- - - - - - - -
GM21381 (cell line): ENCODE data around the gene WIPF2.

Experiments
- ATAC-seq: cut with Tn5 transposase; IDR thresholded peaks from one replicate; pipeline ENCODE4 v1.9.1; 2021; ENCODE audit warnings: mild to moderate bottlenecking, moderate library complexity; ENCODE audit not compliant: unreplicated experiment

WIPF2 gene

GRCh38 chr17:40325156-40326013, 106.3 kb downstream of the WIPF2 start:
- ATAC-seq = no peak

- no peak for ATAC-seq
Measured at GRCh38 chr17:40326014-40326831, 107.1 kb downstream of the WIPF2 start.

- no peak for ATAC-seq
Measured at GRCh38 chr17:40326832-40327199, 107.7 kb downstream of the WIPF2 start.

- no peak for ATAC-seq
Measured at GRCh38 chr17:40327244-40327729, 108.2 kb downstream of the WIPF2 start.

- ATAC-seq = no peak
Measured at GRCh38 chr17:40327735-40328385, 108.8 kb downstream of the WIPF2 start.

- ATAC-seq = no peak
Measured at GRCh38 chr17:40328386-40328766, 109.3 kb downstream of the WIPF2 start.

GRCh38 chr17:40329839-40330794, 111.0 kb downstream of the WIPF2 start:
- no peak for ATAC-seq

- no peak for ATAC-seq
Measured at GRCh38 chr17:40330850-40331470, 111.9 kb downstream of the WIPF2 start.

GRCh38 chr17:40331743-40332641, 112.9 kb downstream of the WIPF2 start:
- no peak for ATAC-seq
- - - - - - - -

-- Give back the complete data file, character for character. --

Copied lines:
GM21381 (cell line): ENCODE data around the gene WIPF2.

Experiments
- ATAC-seq: cut with Tn5 transposase; IDR thresholded peaks from one replicate; pipeline ENCODE4 v1.9.1; 2021; ENCODE audit warnings: mild to moderate bottlenecking, moderate library complexity; ENCODE audit not compliant: unreplicated experiment

WIPF2 gene

GRCh38 chr17:40325156-40326013, 106.3 kb downstream of the WIPF2 start:
- ATAC-seq = no peak

- no peak for ATAC-seq
Measured at GRCh38 chr17:40326014-40326831, 107.1 kb downstream of the WIPF2 start.

- no peak for ATAC-seq
Measured at GRCh38 chr17:40326832-40327199, 107.7 kb downstream of the WIPF2 start.

- no peak for ATAC-seq
Measured at GRCh38 chr17:40327244-40327729, 108.2 kb downstream of the WIPF2 start.

- ATAC-seq = no peak
Measured at GRCh38 chr17:40327735-40328385, 108.8 kb downstream of the WIPF2 start.

- ATAC-seq = no peak
Measured at GRCh38 chr17:40328386-40328766, 109.3 kb downstream of the WIPF2 start.

GRCh38 chr17:40329839-40330794, 111.0 kb downstream of the WIPF2 start:
- no peak for ATAC-seq

- no peak for ATAC-seq
Measured at GRCh38 chr17:40330850-40331470, 111.9 kb downstream of the WIPF2 start.

GRCh38 chr17:40331743-40332641, 112.9 kb downstream of the WIPF2 start:
- no peak for ATAC-seq